Monday, October 17, 2011

Two tales of personalization and technology

Personalization and technology can be read as a dream or a nightmare -- it all depends on who is telling the story.

If Bill Gates, Rupert Murdoch, Arne Duncan or Michelle Rhee are perpetrating the plot then personalization is about using technology for union busting, test score analytics and the marketization of our children's minds. In this story, the poor get a computer, while the rich get a computer and a teacher. Technology is a trojan horse that carries an army of economists and shadow industries who have been stalking public education for a very long time. In this story, technology and personalization isn't about learning -- it's about money.

If Sir Ken Robinson, Alfie Kohn, Linda Darling-Hammond or Diane Ravitch are the narrators, then personalization is about student excitement, creativity, intrinsic motivation, curiosity and citizenship. In this story, even when supplying children with their own computer becomes cheaper than providing them with a teacher, we have the courage to give all kids both. Ultimately, personalization isn't about technology -- it's about learning.

Personalization and technology can be about collaborating to discover our passions but it can also be about competing over profits. Some versions of (hyper) personalization can be about pilotless flying, surgeonless surgery and teacherless teaching -- this version of hyper-personalization is less about how a learner uses technology and more about how the technology uses the learner. Communications expert Marshall McLuhan told us this in 1964 when he said, "We shape our tools and thereafter our tools shape us."

Seymour Papert, an expert on children and computing, may have summarized the two stories of personalization via technology with this:
I am no Pollyanna about technology. The record of how society took up earlier technologies is frighteningly bad. We first made automobiles in the hundreds of millions and then worried about how to mend the damage done by deforming our cities, polluting our atmosphere and changing the lives of our teenage children. Why should we as a society do better this time? 
I don’t know whether digital technology can hurt the atmosphere. But I do know that it could make a dramatic difference for the better or for the worse in the lives of children, and that there is no guarantee that it will be for the good. Quite the contrary, if one goes by what one sees happening today, it is almost guaranteed that the technology will be used mindlessly or for the profit of corporations rather than for the benefit of children.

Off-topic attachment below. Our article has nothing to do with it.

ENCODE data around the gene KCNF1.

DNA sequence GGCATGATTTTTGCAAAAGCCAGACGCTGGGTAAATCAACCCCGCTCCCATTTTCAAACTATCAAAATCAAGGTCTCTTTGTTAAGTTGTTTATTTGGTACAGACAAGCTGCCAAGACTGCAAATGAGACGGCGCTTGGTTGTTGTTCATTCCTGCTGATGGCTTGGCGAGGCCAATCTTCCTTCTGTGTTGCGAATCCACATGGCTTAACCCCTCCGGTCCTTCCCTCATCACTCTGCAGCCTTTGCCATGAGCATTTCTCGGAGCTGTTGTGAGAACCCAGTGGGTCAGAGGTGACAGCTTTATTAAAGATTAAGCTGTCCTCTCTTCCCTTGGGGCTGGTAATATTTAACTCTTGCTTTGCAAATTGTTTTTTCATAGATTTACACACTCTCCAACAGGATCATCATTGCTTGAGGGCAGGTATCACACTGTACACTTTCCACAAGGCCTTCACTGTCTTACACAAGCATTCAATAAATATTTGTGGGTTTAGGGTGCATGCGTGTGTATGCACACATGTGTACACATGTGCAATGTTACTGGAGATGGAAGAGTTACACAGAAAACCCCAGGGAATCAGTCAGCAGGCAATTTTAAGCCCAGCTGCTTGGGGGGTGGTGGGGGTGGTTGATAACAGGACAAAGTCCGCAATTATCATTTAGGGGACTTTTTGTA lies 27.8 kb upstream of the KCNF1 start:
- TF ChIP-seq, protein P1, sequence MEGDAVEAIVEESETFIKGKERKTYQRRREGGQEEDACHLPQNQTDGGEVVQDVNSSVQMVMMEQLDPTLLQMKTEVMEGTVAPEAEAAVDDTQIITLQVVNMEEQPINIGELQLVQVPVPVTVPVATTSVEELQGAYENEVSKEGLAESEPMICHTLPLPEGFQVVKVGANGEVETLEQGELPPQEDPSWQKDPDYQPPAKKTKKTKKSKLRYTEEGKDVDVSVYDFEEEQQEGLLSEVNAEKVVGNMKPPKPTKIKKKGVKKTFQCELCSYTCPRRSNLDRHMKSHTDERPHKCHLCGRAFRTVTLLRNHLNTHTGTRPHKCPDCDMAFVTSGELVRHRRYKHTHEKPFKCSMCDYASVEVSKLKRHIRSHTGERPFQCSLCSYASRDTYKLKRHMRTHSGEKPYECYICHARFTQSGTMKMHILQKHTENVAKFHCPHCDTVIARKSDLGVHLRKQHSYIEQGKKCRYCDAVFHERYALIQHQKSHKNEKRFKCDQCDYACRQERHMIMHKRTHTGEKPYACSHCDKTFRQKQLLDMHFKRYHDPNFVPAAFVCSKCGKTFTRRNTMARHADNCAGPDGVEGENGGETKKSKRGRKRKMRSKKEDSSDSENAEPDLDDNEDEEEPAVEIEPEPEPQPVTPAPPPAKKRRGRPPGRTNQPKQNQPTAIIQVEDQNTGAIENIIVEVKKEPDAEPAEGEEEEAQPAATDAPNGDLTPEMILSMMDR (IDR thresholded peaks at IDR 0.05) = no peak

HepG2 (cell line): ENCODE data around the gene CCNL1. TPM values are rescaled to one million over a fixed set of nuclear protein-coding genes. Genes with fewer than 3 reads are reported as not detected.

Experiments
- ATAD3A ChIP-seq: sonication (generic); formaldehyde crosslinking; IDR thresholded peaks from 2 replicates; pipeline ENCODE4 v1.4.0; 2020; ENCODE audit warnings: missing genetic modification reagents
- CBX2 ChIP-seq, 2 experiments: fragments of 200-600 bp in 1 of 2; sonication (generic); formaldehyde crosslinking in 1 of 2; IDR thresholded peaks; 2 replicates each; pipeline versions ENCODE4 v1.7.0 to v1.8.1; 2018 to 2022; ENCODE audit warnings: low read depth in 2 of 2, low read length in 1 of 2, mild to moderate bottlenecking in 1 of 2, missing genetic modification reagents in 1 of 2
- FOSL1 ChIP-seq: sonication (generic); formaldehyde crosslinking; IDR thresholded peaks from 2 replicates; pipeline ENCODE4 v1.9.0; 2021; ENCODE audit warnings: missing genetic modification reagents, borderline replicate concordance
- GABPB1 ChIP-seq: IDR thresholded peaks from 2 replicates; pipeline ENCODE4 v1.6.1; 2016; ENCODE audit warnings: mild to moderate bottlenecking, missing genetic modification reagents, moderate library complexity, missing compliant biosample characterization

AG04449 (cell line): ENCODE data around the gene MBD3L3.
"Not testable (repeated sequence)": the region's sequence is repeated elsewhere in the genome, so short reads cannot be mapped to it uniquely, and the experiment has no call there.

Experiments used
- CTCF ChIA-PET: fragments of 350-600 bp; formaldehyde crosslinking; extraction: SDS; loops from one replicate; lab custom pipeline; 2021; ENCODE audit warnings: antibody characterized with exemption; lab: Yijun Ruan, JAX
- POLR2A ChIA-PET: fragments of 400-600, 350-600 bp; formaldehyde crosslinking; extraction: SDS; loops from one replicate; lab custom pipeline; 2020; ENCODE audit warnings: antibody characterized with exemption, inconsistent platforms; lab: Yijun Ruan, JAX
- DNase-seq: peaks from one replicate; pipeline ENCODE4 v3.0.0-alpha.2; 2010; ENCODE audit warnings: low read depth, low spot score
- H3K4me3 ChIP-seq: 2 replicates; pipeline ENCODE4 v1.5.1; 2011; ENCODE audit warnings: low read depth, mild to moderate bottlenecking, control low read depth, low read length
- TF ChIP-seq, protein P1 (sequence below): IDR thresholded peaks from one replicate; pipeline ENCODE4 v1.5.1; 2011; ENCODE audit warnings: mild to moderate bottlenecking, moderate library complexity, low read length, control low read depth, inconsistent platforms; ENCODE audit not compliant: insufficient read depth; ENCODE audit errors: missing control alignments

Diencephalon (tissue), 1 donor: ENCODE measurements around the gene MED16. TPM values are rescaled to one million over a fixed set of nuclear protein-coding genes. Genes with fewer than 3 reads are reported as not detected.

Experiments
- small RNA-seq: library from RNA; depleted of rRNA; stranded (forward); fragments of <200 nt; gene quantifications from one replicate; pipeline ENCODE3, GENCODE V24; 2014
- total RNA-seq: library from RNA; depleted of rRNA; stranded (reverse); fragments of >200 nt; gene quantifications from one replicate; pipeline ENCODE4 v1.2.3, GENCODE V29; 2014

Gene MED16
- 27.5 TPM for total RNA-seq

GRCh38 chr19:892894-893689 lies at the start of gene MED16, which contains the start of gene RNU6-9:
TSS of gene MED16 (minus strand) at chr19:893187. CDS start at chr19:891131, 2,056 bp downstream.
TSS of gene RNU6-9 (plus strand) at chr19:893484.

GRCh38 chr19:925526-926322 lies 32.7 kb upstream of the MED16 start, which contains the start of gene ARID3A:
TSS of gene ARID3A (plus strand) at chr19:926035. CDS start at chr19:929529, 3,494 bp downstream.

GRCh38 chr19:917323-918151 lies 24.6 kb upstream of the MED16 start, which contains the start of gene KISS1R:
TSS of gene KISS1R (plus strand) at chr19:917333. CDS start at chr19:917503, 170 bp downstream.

In which story of personalization and technology are you a character?

4 comments:

  1. Wow, I was thinking about this last night, Joe--what an excellent article to wake up to! A few months ago, the BC Ministry of Education created an e-handout to the public describing its vision for education. The first slide had a link to Sir Ken's speech on the need to personalize etc. This speech formed the basis for reform.

    Unfortunately, however, teachers, parents, and, most importantly, students in BC now realize that the MoE completely twisted Sir Ken's message of personalization to justify moving more high school students to packaged online learning programs-- a "bold" new direction in education, according to premier Christy Clark. Sir Ken's speeches call for more arts, more theatre in the schools (which are being cut!), less testing, more discovery. He does not advocate packaged online learning courses. Or students sitting in an empty classroom or at home watching pre-recorded lectures from the Khan academy etc. I realize that distributed learning has its place, of course, as many students simply cannot get to a classroom community. But DL has its place, and it must stay there (I may have stolen that line from you, Joe)

    I hope that the public recognizes this as bait and switch. Sir Ken inspired and continues to inspire many to rethink education. Don't let BC's ministry of education bait us with a vision of Sir Ken's 'person'-alization, then switch to Michelle Rhee's version of 'e'-personalization.

    Sir Ken must realize that his message is being manipulated by governments to save money and to further erode the quality of public ed.

    Does anyone out there have links to Sir Ken addressing this blatant manipulation?

    Thanks again for your post, Joe

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  2. Thank you for this thought-provoking post. Unfortunately, humanity's history with technology is toward overuse, abuse, and pushing for "progress." The foremost values of modern progress have typically been speed and expediency, with very little room left for moral, ethical, and humanistic considerations.

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  3. Oh, don't be such a negative Nelly. There are no such days as the good old days. Thanks to technology our lives are MUCH better than even 50 years ago. Way less pollution (air, water, litter, you name it). Medicine is way more effective. Life is way more convenient. You want to go back to the days before the internet - when you had to line-up for 30 minutes just to do a simple transaction at the bank. Where you had to book hotels by mail? Where an elite controlled information much more than today's google era? Be ny guest and don't let the door hit you on the way out.

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  4. Brian I think you need to read my post again. You seem to have missed my point.

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